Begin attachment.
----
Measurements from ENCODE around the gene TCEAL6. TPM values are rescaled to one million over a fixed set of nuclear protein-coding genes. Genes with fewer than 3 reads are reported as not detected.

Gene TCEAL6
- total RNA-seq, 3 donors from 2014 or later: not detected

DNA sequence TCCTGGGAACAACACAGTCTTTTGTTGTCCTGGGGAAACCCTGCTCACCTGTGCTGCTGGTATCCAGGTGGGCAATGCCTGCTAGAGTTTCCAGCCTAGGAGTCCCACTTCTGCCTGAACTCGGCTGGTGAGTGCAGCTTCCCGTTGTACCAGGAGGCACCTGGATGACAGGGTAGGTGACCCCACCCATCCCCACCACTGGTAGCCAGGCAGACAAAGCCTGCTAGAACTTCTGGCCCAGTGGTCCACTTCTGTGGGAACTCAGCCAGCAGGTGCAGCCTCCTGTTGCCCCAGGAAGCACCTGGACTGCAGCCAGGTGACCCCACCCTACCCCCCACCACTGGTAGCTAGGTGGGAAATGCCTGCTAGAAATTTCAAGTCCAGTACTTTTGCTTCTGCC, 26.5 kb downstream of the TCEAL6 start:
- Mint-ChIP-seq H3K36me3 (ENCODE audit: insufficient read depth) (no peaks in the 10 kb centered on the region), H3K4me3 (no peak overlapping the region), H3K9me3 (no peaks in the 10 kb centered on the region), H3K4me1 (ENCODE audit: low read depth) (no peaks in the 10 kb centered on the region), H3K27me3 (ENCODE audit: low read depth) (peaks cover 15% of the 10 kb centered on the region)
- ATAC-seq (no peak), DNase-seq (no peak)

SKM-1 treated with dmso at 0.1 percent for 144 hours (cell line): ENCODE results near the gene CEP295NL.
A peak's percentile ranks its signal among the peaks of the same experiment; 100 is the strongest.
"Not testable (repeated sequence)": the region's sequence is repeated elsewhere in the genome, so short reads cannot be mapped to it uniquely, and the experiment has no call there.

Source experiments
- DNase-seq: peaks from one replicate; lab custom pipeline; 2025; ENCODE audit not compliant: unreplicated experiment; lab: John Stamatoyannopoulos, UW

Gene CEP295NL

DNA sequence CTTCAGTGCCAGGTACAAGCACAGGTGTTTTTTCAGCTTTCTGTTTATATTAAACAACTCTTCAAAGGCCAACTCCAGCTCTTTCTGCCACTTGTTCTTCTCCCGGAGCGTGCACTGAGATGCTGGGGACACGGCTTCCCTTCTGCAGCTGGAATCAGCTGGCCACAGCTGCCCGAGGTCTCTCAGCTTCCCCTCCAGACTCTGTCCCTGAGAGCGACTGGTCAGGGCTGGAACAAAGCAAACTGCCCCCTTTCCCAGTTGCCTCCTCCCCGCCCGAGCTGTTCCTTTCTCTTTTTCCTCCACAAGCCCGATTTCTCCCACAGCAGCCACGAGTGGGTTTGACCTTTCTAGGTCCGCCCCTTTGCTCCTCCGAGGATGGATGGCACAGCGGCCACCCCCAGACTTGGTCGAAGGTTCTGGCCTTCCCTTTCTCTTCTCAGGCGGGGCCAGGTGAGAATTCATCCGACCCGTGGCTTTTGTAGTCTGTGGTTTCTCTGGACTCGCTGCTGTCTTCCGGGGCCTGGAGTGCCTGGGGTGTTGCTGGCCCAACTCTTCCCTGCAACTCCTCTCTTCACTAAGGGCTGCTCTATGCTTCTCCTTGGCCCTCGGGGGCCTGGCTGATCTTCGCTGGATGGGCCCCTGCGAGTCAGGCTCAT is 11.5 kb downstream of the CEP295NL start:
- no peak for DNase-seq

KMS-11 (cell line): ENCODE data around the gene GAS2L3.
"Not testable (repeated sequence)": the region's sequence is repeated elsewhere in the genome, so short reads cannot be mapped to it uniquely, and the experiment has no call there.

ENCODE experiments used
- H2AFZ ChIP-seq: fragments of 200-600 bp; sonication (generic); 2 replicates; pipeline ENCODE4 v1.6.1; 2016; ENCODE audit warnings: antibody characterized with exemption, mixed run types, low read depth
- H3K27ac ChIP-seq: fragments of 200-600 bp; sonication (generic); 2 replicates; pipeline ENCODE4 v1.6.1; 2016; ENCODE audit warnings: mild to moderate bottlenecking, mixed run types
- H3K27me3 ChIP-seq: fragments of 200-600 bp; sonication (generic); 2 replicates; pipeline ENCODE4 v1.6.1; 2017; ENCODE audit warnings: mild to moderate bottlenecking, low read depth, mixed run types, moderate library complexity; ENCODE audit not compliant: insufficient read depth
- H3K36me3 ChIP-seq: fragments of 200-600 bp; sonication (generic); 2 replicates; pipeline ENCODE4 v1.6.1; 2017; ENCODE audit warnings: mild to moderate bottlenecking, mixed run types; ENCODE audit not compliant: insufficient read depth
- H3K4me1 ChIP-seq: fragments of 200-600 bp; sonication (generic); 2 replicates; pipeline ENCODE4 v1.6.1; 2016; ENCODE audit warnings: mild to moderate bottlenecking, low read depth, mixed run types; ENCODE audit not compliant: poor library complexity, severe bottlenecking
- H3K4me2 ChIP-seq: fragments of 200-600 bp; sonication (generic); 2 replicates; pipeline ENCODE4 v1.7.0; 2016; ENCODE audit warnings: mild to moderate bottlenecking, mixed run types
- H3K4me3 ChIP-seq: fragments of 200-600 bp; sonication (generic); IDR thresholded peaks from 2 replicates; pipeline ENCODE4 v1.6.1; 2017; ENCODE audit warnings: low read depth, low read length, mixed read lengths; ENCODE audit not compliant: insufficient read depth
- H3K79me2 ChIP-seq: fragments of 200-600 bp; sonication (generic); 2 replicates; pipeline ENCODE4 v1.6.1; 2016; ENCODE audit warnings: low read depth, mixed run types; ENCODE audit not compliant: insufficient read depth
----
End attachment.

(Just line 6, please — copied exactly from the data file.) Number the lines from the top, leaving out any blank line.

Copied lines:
- ATAC-seq (no peak), DNase-seq (no peak)